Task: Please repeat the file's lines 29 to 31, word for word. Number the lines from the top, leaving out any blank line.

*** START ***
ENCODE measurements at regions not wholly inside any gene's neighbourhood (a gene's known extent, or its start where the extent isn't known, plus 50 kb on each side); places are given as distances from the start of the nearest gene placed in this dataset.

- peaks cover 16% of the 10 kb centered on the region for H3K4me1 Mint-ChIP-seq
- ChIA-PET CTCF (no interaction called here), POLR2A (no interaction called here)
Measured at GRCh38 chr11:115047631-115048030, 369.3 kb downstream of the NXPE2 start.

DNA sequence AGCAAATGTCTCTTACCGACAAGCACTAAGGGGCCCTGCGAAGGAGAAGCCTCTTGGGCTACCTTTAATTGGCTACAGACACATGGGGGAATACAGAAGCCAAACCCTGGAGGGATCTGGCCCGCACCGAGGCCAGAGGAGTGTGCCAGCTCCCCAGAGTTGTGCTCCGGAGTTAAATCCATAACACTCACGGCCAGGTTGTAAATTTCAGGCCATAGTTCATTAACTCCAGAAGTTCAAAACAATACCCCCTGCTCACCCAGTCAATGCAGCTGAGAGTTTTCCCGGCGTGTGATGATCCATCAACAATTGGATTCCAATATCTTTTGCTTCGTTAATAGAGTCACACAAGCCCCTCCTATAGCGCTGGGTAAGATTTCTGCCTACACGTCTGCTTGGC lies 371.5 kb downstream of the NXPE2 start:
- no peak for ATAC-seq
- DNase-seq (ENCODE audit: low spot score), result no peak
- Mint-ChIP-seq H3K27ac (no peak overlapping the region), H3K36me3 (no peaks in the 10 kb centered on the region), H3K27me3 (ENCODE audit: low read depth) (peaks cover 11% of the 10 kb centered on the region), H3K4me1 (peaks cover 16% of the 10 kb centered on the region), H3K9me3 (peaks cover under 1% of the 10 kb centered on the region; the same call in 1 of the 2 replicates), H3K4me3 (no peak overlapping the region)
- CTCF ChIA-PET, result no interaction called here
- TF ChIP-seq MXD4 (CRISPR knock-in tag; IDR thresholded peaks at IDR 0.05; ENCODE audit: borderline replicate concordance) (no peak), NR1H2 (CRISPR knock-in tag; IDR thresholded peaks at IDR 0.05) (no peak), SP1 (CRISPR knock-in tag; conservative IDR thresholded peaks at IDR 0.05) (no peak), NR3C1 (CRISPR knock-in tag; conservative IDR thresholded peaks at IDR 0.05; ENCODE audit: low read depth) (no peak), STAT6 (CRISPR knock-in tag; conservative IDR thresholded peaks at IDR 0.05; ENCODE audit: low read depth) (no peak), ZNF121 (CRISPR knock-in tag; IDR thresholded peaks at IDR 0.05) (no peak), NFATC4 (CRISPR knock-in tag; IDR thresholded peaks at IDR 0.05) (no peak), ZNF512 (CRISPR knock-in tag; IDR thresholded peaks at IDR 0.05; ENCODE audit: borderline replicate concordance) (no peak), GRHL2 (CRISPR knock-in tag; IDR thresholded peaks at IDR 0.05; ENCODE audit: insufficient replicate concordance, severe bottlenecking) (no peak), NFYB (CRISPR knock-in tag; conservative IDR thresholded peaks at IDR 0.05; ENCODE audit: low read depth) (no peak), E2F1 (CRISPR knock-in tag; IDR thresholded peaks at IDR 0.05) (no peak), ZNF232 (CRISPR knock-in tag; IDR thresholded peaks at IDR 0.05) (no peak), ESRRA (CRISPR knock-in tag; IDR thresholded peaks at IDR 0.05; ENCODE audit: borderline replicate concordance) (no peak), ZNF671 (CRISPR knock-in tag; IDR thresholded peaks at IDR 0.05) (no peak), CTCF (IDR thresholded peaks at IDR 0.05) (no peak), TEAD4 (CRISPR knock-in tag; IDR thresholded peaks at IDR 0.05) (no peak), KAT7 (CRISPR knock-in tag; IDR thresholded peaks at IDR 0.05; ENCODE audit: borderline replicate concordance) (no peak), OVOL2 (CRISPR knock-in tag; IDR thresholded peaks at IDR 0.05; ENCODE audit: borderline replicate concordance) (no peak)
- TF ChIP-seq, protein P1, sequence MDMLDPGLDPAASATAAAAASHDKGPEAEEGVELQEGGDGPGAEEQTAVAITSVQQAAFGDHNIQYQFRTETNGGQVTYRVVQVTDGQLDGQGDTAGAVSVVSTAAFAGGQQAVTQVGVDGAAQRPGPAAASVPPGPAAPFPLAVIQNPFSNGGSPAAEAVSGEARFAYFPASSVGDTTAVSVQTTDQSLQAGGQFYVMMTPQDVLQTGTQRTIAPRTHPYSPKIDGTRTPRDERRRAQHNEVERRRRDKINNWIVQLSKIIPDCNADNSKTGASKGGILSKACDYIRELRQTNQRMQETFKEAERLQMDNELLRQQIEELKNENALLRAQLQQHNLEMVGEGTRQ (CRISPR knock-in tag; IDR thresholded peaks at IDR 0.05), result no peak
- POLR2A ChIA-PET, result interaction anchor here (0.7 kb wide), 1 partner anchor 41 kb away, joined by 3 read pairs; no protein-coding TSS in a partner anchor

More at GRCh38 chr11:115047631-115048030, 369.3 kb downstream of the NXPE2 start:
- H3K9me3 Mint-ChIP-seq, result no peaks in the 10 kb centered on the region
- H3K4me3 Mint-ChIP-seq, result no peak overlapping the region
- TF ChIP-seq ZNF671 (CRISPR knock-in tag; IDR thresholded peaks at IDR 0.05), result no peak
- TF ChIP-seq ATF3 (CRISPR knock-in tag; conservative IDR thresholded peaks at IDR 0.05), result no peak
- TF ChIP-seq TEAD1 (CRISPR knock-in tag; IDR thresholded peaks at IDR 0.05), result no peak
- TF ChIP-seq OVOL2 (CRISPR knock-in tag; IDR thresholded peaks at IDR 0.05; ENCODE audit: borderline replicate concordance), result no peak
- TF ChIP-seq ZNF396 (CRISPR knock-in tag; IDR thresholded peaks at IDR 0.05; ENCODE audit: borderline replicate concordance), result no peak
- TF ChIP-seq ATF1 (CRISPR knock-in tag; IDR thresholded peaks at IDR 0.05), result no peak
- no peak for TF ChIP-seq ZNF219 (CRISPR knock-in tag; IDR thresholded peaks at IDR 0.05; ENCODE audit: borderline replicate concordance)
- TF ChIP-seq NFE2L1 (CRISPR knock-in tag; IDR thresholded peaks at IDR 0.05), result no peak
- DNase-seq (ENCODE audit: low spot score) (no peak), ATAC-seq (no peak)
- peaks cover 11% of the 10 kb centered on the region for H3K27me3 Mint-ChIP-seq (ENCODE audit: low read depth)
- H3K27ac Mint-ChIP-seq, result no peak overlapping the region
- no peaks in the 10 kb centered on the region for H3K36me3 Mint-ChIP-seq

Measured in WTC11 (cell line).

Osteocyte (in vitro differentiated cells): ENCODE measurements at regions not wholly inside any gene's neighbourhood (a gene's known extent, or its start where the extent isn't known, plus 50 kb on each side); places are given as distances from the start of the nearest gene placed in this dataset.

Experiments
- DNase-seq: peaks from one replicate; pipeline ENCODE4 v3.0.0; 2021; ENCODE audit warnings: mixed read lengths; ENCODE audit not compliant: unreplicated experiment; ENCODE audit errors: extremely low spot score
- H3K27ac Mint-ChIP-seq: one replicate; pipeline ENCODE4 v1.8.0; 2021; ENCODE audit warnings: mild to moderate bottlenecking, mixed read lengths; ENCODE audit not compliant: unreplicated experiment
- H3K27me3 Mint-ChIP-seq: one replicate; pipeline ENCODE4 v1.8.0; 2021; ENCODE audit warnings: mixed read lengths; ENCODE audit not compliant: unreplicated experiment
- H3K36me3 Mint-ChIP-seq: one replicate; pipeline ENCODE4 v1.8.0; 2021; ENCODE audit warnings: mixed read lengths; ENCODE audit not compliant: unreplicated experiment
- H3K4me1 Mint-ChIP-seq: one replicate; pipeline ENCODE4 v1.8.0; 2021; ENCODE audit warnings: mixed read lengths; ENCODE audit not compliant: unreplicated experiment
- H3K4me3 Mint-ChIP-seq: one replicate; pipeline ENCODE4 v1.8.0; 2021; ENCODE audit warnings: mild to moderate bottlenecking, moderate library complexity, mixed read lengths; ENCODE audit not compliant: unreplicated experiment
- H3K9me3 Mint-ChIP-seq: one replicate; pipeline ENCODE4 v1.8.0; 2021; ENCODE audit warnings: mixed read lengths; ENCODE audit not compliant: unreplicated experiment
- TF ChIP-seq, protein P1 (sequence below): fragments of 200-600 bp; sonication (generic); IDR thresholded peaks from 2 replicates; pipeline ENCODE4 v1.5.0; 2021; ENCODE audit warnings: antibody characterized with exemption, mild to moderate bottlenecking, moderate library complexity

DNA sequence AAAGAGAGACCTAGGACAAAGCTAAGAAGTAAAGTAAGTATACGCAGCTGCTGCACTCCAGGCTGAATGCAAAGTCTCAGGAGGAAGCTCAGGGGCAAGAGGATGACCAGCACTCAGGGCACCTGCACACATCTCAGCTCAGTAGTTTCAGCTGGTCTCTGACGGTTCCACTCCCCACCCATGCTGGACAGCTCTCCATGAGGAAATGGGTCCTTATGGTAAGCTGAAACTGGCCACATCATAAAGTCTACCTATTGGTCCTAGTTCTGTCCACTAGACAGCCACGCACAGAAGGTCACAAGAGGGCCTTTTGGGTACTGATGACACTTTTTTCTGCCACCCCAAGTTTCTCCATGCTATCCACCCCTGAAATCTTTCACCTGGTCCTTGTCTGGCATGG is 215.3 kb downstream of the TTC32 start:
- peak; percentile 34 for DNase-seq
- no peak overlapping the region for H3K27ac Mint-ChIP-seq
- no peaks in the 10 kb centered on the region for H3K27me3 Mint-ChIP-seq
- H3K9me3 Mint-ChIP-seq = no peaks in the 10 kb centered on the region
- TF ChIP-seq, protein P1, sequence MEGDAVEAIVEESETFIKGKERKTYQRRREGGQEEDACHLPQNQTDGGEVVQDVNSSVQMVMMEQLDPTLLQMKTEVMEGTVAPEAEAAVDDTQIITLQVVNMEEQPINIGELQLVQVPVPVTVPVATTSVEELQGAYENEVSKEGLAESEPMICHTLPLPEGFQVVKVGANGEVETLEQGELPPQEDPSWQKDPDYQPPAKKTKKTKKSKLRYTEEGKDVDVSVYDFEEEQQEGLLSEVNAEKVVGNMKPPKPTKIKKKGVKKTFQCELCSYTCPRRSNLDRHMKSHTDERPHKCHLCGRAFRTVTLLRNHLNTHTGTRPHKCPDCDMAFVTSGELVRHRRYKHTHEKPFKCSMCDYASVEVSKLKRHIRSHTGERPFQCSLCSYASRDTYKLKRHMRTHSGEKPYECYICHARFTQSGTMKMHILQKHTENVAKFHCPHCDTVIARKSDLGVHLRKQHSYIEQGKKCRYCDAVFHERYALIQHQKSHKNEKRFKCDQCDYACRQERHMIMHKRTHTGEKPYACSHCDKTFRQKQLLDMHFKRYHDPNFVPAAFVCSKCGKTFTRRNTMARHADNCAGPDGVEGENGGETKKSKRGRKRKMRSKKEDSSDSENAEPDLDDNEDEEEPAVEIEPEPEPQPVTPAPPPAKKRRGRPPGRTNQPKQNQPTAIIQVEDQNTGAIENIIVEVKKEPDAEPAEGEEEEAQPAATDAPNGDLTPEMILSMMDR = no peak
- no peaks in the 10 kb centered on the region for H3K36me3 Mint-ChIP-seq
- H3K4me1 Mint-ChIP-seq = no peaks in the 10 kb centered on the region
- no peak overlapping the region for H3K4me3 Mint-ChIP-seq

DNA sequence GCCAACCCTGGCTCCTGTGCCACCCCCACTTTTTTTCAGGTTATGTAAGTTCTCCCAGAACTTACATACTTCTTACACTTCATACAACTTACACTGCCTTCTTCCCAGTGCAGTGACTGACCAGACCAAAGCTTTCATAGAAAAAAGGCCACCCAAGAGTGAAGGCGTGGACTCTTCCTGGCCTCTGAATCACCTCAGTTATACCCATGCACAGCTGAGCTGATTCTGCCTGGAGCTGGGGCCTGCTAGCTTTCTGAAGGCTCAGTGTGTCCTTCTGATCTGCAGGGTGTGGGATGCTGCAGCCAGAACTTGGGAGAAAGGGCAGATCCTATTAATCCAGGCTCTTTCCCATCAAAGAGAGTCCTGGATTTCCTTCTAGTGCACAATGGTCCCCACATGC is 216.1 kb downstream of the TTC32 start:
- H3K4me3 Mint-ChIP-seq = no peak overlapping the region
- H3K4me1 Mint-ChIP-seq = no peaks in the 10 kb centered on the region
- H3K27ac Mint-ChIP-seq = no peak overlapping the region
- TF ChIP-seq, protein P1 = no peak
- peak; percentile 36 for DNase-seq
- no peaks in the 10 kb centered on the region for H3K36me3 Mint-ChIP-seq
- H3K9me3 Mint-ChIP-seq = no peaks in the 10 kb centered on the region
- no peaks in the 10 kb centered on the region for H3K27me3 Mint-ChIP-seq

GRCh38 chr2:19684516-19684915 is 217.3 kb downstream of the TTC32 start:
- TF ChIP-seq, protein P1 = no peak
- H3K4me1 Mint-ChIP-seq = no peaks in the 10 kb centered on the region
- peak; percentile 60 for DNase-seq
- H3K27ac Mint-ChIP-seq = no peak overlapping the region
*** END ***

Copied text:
Osteocyte (in vitro differentiated cells): ENCODE measurements at regions not wholly inside any gene's neighbourhood (a gene's known extent, or its start where the extent isn't known, plus 50 kb on each side); places are given as distances from the start of the nearest gene placed in this dataset.

Experiments
- DNase-seq: peaks from one replicate; pipeline ENCODE4 v3.0.0; 2021; ENCODE audit warnings: mixed read lengths; ENCODE audit not compliant: unreplicated experiment; ENCODE audit errors: extremely low spot score